1 year at community college verbs to University?

I know most of the important details dealing with going to a community college, then transferring to a university. However, I can't give the impression of being to get a straight answer out of any advisers or university officials. Hopefully I might know how to get something here.

I'm going be attending community college soon enough, and (hopefully) going for one year. At the end of the year, I hope to enjoy 30 credits, with as many transferable as possible.

Now my question comes contained by, is it actually possible to transfer with merely 30 credits and one year of experience, or will it be required to get two years and 60 credits?

Thanks in advance to anyone who answers.
It depends on your state, and which university you are trying to win into, and also whether that university has a transfer agreement with the community college. For example, oodles community colleges in California have transfer agreements near the UC system, but they require that you complete at least 60 UC transferable units first, with a minimum GPA depending on the institution. Californians can use the website www.assist.org to find out everything in the region of transferring from a particular community college to a particular university, and other states may provide similar services on different websites.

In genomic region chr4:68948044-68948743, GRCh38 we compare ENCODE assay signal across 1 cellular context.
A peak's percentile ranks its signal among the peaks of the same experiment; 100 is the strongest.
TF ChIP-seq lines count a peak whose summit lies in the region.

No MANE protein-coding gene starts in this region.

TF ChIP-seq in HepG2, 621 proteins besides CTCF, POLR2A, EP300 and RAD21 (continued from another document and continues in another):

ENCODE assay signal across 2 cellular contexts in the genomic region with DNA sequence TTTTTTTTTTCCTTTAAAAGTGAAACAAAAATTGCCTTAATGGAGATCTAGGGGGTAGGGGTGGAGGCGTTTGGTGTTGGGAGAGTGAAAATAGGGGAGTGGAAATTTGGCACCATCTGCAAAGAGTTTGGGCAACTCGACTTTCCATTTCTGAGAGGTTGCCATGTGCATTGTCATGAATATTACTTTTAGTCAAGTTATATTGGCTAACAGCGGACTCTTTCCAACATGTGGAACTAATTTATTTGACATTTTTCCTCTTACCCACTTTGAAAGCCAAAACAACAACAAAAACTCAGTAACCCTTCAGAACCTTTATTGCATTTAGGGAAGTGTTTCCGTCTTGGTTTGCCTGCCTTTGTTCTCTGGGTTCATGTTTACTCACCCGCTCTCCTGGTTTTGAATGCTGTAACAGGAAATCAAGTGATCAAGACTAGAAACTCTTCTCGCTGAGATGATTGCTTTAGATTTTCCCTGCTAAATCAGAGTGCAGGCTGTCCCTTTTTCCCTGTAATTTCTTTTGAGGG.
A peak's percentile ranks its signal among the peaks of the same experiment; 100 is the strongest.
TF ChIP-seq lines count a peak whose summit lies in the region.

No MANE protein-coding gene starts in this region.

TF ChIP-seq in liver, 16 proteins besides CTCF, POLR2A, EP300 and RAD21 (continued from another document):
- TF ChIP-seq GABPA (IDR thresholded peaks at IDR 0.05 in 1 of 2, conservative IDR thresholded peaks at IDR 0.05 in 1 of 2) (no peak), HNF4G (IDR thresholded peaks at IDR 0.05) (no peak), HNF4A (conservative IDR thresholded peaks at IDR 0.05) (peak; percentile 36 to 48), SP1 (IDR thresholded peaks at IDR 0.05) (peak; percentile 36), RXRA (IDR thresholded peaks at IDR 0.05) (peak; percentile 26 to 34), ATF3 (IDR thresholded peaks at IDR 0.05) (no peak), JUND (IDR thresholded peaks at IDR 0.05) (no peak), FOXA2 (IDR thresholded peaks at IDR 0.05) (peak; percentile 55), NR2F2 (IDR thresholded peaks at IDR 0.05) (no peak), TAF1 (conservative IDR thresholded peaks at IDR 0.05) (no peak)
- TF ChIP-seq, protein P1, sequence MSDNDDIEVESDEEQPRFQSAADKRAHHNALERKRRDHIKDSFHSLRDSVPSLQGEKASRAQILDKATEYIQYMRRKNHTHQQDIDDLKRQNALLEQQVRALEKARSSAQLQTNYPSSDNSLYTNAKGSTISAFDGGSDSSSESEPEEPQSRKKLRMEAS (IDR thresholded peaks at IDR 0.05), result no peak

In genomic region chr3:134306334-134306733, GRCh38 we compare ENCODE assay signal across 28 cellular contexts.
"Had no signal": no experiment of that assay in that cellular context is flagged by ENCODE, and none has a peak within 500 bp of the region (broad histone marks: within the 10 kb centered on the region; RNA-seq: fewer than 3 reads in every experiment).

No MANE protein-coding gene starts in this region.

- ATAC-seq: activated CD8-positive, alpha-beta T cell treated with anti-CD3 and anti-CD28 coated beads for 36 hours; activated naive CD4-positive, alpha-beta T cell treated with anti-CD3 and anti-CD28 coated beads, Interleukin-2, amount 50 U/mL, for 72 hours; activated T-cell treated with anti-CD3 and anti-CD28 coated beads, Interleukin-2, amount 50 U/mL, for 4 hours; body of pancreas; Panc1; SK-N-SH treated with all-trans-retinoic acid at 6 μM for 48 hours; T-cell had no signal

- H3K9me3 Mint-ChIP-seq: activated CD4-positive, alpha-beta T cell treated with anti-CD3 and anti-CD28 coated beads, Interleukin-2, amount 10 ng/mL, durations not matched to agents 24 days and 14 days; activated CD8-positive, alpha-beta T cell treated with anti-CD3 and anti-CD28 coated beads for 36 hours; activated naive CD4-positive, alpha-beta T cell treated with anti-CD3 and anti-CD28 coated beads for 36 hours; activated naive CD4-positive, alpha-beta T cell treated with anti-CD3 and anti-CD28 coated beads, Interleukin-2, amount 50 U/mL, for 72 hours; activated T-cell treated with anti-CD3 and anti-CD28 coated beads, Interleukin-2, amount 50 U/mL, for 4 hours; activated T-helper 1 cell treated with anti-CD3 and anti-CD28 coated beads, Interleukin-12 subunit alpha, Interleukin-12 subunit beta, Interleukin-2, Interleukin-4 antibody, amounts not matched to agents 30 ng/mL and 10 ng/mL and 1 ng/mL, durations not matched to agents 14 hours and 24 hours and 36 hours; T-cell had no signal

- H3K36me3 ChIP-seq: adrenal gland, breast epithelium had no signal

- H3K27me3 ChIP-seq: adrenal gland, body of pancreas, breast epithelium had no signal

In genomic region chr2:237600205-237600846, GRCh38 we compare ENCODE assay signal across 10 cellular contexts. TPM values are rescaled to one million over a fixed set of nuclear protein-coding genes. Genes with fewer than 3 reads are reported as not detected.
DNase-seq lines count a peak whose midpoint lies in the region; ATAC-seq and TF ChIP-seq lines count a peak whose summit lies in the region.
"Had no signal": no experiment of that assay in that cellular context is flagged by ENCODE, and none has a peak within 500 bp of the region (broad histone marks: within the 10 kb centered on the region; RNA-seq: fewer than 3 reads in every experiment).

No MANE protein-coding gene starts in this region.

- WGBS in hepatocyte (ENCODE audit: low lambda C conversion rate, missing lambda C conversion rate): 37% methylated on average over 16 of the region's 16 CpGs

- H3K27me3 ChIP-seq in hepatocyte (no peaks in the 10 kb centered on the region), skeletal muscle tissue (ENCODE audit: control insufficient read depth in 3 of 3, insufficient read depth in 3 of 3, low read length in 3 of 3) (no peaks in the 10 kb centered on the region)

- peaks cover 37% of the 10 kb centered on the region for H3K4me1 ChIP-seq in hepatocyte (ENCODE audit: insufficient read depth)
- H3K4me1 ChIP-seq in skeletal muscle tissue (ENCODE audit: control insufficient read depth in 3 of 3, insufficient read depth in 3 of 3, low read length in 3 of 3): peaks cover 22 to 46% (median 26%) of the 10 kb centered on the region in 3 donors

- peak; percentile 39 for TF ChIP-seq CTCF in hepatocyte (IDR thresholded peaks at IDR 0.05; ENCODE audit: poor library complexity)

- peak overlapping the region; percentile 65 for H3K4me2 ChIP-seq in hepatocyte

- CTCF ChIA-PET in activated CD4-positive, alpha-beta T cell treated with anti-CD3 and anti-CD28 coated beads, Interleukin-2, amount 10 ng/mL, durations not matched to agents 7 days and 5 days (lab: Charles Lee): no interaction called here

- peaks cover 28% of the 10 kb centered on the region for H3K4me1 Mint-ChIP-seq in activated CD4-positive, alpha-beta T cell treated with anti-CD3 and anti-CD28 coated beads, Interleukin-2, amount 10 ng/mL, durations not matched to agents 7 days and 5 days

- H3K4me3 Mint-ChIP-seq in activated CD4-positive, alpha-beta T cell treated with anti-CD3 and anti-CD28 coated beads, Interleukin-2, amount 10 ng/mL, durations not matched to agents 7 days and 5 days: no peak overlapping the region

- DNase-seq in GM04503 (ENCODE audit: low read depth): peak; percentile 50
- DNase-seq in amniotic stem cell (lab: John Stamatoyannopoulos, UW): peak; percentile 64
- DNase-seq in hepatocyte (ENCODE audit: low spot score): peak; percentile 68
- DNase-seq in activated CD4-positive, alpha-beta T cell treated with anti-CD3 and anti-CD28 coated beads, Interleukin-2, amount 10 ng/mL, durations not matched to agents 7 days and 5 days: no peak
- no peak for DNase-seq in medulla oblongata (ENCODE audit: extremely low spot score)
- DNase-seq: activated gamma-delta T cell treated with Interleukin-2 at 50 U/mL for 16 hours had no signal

With just 30 unit, you will not be entering as a transfer student.

Also, unless you have an excellent reason for wanting to verbs to a university so quickly, it's better to do as many units as possible at a community college, where on earth units are a lot less expensive, classes are typically smaller, and courses are recurrently easier than at the university level. Additionally, universities have like mad more freshman and sophomores than they can accommodate, so basically the first two years at university are for weeding students out. I know some people perceive ashamed or embarrassed about going to a community college, as if they couldn't get into university, but reflect about all the money you're saving taking your time approaching that. Source(s): assist.org

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